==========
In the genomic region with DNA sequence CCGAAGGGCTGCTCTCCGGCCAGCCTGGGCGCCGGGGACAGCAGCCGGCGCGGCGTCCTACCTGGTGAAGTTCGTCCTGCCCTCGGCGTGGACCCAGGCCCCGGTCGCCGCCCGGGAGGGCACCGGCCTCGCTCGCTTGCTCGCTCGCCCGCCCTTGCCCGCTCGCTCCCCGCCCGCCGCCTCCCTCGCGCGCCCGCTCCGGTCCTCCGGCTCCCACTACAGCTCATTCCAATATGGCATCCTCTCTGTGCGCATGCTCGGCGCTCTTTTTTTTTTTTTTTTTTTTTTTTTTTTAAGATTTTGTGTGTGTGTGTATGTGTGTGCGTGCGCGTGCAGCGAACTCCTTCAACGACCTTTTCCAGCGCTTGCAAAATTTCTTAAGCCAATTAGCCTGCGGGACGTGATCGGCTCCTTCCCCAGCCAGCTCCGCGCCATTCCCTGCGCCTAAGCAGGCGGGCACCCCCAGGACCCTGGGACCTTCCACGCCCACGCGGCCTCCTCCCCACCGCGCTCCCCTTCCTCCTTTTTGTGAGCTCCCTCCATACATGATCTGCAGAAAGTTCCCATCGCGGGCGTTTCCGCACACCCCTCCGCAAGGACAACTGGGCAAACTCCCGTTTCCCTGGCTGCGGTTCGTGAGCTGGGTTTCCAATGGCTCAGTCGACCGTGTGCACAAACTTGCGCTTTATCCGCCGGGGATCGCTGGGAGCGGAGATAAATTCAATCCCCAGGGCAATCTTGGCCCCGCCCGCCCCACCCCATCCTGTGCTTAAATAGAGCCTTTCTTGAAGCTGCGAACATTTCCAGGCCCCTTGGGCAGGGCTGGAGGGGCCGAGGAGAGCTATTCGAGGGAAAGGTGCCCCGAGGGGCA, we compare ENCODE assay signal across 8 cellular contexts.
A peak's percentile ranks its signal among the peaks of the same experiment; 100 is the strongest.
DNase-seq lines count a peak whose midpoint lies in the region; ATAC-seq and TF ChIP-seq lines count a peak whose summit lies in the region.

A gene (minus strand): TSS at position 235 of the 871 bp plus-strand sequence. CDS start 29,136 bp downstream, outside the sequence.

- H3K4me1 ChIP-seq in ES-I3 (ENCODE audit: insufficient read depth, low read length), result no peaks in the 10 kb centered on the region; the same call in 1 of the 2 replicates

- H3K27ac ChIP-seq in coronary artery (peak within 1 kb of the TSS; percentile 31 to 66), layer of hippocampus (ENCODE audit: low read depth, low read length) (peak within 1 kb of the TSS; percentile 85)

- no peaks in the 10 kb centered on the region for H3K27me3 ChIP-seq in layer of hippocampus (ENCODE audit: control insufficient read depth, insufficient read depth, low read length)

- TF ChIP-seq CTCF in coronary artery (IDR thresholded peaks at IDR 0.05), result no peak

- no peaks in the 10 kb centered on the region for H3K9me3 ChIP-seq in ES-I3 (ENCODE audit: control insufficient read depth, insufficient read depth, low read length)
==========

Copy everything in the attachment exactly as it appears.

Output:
In the genomic region with DNA sequence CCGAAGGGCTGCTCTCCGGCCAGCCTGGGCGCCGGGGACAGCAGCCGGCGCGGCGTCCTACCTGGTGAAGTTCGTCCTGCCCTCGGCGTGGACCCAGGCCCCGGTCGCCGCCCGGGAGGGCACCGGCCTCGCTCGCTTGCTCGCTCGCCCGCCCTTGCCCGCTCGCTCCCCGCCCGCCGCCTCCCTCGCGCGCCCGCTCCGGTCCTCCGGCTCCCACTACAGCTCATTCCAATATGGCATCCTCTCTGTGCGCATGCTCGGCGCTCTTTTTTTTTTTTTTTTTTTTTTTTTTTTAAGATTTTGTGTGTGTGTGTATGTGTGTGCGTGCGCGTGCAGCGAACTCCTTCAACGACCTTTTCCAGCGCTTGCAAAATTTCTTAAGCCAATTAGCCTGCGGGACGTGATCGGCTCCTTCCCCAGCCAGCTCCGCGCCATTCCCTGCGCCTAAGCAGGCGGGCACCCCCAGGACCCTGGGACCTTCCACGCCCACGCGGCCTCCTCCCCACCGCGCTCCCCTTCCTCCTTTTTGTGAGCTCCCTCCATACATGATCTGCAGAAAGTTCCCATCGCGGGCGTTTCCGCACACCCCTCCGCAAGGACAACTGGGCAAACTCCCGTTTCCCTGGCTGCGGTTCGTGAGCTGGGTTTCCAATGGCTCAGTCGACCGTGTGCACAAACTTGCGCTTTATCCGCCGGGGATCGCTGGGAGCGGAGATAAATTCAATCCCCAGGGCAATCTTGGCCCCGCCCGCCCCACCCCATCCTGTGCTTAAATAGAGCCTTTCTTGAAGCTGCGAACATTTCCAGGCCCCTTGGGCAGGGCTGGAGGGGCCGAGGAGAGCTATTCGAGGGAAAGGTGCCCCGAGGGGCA, we compare ENCODE assay signal across 8 cellular contexts.
A peak's percentile ranks its signal among the peaks of the same experiment; 100 is the strongest.
DNase-seq lines count a peak whose midpoint lies in the region; ATAC-seq and TF ChIP-seq lines count a peak whose summit lies in the region.

A gene (minus strand): TSS at position 235 of the 871 bp plus-strand sequence. CDS start 29,136 bp downstream, outside the sequence.

- H3K4me1 ChIP-seq in ES-I3 (ENCODE audit: insufficient read depth, low read length), result no peaks in the 10 kb centered on the region; the same call in 1 of the 2 replicates

- H3K27ac ChIP-seq in coronary artery (peak within 1 kb of the TSS; percentile 31 to 66), layer of hippocampus (ENCODE audit: low read depth, low read length) (peak within 1 kb of the TSS; percentile 85)

- no peaks in the 10 kb centered on the region for H3K27me3 ChIP-seq in layer of hippocampus (ENCODE audit: control insufficient read depth, insufficient read depth, low read length)

- TF ChIP-seq CTCF in coronary artery (IDR thresholded peaks at IDR 0.05), result no peak

- no peaks in the 10 kb centered on the region for H3K9me3 ChIP-seq in ES-I3 (ENCODE audit: control insufficient read depth, insufficient read depth, low read length)